Since October, Sen. Dianne Feinstein (D-Calif), the committee’s top Democrat, has looked into the Trump-Russia scandal on her own. Feinstein has said she is proceeding without Grassley, and thus without subpoena power, because he insists on pairing each investigative step on Russia with a step to look into Clinton-related matters.

While Republicans work to wind down the congressional Trump-Russia probes, they’re simultaneously ratcheting up pressure on the Justice Department, targeting officials they say have Democratic ties. Bruce Ohr, who previously served in the deputy attorney general’s office, was reportedly demoted because his wife, Nellie, did research for Fusion GPS and because he met with one of the firm’s founders, Glenn Simpson, after the November 2016 election to discuss the Steele dossier. Andrew McCabe, deputy director of the FBI, is retiring after an onslaught of GOP attacks. Republicans, including Trump, have tried to paint the 20-year bureau veteran as a Clinton crony because when his wife ran for state senate in Virginia, her campaign received money from the state’s Democratic Party, which was headed by Gov. Terry McAuliffe, a longtime Clinton ally. (Documents released Friday by the FBI state that McCabe had no conflict of interest in the Clinton email case.) Republicans have also attacked James Baker, the bureau’s top lawyer, who was seen as a Comey ally, with Trump himself celebrating reports that Baker was reassigned within the bureau.

In a loosely veiled bid to undercut Mueller’s Russia probe, Republicans, including Grassley and House judiciary committee chairman Bob Goodlatte (R-Va.), have even pushed for the appointment of another special counsel to investigate the Justice Department’s handling of the Steele memos and the Uranium One deal—in which the State Department, while Clinton was secretary of state, joined other agencies in okaying the sale of a Canadian firm that owned uranium production facilities in the United States to a Russian-owned firm. GOP requests for a new special counsel appear to overlook details of the special counsel law. The statute requires a Justice Department finding that a criminal investigation is warranted and that the department cannot conduct the probe itself due to a conflict of interest. Justice Department officials have suggested the calls for a new special counsel do not meet those criteria.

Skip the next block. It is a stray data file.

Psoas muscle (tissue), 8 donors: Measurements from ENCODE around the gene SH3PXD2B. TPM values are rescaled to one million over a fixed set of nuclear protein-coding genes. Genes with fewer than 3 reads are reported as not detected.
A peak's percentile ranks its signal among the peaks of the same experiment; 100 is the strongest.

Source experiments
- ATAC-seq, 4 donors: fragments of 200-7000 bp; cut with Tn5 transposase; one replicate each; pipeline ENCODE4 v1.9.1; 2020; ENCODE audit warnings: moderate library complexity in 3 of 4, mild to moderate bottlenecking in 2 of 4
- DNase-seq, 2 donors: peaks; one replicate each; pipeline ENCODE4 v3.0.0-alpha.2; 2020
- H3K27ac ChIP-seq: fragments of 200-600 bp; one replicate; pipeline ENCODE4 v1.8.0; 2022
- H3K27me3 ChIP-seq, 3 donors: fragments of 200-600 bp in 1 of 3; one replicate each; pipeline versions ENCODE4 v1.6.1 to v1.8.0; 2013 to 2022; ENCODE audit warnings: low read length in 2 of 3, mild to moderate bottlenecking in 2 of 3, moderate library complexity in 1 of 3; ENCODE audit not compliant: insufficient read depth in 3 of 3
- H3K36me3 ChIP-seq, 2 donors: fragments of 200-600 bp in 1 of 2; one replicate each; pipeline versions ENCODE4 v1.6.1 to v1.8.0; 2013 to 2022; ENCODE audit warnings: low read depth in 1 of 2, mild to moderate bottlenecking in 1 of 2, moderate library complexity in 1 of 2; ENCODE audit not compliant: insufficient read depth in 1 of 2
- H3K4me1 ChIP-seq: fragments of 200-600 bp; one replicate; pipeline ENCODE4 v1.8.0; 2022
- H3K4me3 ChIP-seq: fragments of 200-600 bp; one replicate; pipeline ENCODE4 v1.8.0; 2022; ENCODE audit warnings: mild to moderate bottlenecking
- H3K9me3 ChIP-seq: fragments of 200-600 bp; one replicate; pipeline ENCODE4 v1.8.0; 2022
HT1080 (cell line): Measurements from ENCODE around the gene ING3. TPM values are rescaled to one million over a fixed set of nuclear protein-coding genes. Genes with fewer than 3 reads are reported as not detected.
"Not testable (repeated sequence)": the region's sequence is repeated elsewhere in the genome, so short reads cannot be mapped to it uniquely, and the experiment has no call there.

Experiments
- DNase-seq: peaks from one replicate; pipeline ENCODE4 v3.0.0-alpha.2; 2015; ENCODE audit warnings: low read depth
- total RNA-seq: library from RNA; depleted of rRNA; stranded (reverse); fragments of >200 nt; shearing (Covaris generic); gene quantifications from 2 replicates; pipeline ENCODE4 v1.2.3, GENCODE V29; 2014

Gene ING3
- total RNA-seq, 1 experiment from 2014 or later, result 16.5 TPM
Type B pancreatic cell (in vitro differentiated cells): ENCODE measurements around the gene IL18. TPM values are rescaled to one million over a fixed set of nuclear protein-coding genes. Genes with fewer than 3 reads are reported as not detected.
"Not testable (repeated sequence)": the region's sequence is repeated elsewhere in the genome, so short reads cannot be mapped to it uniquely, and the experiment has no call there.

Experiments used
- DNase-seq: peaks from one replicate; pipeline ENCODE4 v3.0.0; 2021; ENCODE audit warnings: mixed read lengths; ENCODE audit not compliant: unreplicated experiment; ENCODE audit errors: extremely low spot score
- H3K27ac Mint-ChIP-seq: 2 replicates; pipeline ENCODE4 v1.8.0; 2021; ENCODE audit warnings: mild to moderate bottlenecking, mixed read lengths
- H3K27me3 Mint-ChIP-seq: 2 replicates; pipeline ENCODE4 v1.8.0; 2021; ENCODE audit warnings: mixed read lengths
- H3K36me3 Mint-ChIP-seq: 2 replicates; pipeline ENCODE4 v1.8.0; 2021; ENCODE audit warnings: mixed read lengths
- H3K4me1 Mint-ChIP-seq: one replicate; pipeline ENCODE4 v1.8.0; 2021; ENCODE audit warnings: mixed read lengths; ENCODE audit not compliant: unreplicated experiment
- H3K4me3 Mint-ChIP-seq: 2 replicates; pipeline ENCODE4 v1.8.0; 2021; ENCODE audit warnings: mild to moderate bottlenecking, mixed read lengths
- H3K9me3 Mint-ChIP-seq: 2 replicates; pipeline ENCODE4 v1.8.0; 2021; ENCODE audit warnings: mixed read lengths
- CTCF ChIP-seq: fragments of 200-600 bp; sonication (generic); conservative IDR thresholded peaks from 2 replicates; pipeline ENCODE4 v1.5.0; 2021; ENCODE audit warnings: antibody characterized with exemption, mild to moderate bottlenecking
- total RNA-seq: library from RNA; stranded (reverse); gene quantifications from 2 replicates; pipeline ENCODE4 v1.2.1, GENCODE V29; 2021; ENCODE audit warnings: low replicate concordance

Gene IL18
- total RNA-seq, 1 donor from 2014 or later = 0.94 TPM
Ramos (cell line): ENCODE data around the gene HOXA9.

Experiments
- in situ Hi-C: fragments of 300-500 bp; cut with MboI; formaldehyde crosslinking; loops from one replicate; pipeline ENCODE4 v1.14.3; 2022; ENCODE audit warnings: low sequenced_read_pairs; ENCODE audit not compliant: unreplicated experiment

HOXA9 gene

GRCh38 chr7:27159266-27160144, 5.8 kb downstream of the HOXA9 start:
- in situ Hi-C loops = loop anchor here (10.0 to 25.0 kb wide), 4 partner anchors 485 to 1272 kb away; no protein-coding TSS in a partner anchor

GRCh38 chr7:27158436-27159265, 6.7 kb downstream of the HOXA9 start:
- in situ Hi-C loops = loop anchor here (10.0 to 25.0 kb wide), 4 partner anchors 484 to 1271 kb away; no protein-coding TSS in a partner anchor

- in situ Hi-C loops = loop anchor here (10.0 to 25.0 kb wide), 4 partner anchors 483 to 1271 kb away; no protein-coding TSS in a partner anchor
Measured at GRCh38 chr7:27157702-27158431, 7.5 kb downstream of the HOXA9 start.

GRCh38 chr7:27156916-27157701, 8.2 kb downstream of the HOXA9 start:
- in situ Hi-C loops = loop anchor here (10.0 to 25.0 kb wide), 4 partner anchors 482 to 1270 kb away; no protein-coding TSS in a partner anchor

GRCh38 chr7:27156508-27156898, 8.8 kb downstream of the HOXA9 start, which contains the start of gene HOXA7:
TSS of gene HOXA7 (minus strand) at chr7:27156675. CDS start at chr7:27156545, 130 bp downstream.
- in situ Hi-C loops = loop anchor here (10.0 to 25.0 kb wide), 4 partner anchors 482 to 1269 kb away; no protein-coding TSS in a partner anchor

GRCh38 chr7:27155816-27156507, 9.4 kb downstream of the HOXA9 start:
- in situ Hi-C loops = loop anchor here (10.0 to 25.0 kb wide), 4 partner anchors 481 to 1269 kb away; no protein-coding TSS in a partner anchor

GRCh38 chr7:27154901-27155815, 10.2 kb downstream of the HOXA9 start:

Nevertheless, Republican pressure on the Justice Department has yielded results. Since November, the Justice Department has been reviewing issues pushed by congressional Republicans. Justice Department prosecutors are questioning FBI agents about the Uranium One case, the Clinton Foundation, and the Clinton email investigation. Last month, Justice Department officials briefed House oversight committee staff about their review of Uranium One matter, according to committee aides. 

The agency in December drew the ire of Democrats for allowing select reporters to review texts exchanged by FBI staffers Peter Strzok and Lisa Page, who both worked previously as part of Mueller’s team. Republicans have seized on texts in which Strzok disparaged Trump. (The texts also criticized other politicians in both parties.)

The texts, which Republicans say show anti-Trump bias, have fueled calls by some House Republicans for Trump to fire Mueller, even though Mueller removed Strzok from his team after learning of the messages. Republicans are also eyeing other means to kneecap Mueller. On Thursday, two Trump allies, Reps. Mark Meadows (R-N.C.) and Jim Jordan (R-Ohio), penned an op-ed calling on Attorney General Jeff Sessions to resign due to his supposed failure to control the FBI. Sessions has recused himself from all Justice Department activity related to the 2016 election, including the special counsel probe. His exit would open the door for Trump to nominate a new Justice Department boss who could curtail Mueller’s investigation.